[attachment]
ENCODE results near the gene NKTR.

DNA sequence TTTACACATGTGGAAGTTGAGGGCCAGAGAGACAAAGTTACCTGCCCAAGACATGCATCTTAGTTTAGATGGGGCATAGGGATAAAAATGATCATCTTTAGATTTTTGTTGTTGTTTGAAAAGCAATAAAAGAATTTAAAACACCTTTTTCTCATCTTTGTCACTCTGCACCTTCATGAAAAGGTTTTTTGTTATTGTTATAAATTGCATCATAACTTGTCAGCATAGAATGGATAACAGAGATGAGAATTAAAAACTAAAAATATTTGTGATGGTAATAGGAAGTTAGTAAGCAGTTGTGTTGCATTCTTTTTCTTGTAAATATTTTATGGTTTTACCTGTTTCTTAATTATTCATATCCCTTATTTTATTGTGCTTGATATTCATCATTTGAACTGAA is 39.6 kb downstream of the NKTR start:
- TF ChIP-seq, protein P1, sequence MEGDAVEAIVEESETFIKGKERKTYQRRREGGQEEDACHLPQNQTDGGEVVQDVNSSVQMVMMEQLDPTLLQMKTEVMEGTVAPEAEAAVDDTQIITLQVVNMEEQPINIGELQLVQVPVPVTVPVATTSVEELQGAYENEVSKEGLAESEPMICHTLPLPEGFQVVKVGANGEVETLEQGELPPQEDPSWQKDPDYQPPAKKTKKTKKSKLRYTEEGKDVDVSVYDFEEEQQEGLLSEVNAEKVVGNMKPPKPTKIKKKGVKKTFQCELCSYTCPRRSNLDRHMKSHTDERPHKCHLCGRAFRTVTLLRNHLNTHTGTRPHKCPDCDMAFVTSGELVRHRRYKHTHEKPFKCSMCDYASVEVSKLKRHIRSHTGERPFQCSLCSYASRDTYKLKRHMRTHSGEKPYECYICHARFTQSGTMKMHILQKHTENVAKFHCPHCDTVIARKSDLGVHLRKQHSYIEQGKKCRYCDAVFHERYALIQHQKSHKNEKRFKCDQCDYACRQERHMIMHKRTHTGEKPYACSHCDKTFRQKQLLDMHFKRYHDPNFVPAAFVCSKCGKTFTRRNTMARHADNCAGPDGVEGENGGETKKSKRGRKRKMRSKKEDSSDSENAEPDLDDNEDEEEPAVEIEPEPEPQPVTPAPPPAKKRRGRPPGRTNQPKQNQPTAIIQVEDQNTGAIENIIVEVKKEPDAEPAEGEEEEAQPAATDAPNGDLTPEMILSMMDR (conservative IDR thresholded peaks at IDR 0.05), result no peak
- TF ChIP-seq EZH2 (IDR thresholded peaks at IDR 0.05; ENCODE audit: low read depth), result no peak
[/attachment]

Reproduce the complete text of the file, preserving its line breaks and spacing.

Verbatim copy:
ENCODE results near the gene NKTR.

DNA sequence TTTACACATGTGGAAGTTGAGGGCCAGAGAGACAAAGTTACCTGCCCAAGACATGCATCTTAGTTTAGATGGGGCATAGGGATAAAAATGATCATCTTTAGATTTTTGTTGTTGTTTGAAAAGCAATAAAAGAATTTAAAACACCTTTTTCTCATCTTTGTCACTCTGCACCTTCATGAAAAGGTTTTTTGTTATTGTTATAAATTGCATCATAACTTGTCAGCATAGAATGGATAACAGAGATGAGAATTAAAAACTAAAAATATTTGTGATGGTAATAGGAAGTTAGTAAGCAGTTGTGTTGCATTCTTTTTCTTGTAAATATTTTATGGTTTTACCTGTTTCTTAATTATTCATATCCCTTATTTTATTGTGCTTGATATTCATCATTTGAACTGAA is 39.6 kb downstream of the NKTR start:
- TF ChIP-seq, protein P1, sequence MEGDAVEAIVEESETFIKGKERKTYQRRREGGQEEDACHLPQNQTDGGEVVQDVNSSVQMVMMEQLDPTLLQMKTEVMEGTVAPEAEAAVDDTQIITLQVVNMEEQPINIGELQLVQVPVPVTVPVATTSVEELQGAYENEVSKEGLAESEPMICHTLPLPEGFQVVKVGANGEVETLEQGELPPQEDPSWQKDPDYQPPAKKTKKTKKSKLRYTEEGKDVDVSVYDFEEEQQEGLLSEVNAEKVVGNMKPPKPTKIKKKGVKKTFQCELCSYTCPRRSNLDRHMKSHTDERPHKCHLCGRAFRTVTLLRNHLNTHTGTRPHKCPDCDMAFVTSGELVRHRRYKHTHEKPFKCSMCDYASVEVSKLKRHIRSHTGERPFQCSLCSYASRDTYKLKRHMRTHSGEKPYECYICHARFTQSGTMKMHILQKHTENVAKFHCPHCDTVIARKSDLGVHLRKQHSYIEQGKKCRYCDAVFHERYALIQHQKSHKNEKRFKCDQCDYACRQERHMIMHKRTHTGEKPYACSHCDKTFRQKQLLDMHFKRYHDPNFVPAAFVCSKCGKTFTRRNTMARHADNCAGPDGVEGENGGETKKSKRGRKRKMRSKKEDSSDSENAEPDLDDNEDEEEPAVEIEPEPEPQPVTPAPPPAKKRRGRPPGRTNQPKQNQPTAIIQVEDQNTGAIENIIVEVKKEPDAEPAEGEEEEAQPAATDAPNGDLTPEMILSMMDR (conservative IDR thresholded peaks at IDR 0.05), result no peak
- TF ChIP-seq EZH2 (IDR thresholded peaks at IDR 0.05; ENCODE audit: low read depth), result no peak